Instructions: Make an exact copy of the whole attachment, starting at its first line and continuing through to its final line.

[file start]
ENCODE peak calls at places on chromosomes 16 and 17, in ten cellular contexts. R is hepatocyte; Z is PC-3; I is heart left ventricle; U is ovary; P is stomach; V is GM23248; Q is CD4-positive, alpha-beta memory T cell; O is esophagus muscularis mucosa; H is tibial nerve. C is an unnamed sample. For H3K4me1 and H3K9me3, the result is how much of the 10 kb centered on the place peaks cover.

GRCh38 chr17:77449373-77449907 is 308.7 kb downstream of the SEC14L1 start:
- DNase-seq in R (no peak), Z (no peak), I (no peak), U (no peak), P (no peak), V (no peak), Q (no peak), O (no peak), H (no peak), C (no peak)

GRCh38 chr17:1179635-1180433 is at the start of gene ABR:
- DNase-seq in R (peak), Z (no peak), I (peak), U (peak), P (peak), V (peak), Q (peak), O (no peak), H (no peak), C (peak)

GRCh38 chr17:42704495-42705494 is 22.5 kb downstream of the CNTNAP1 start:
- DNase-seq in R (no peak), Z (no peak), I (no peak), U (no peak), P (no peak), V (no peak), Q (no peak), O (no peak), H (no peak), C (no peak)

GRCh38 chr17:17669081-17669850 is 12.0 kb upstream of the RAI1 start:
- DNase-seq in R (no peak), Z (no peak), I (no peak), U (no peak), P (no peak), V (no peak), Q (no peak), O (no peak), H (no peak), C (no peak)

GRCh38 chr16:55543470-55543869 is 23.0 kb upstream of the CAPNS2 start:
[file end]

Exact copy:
ENCODE peak calls at places on chromosomes 16 and 17, in ten cellular contexts. R is hepatocyte; Z is PC-3; I is heart left ventricle; U is ovary; P is stomach; V is GM23248; Q is CD4-positive, alpha-beta memory T cell; O is esophagus muscularis mucosa; H is tibial nerve. C is an unnamed sample. For H3K4me1 and H3K9me3, the result is how much of the 10 kb centered on the place peaks cover.

GRCh38 chr17:77449373-77449907 is 308.7 kb downstream of the SEC14L1 start:
- DNase-seq in R (no peak), Z (no peak), I (no peak), U (no peak), P (no peak), V (no peak), Q (no peak), O (no peak), H (no peak), C (no peak)

GRCh38 chr17:1179635-1180433 is at the start of gene ABR:
- DNase-seq in R (peak), Z (no peak), I (peak), U (peak), P (peak), V (peak), Q (peak), O (no peak), H (no peak), C (peak)

GRCh38 chr17:42704495-42705494 is 22.5 kb downstream of the CNTNAP1 start:
- DNase-seq in R (no peak), Z (no peak), I (no peak), U (no peak), P (no peak), V (no peak), Q (no peak), O (no peak), H (no peak), C (no peak)

GRCh38 chr17:17669081-17669850 is 12.0 kb upstream of the RAI1 start:
- DNase-seq in R (no peak), Z (no peak), I (no peak), U (no peak), P (no peak), V (no peak), Q (no peak), O (no peak), H (no peak), C (no peak)

GRCh38 chr16:55543470-55543869 is 23.0 kb upstream of the CAPNS2 start: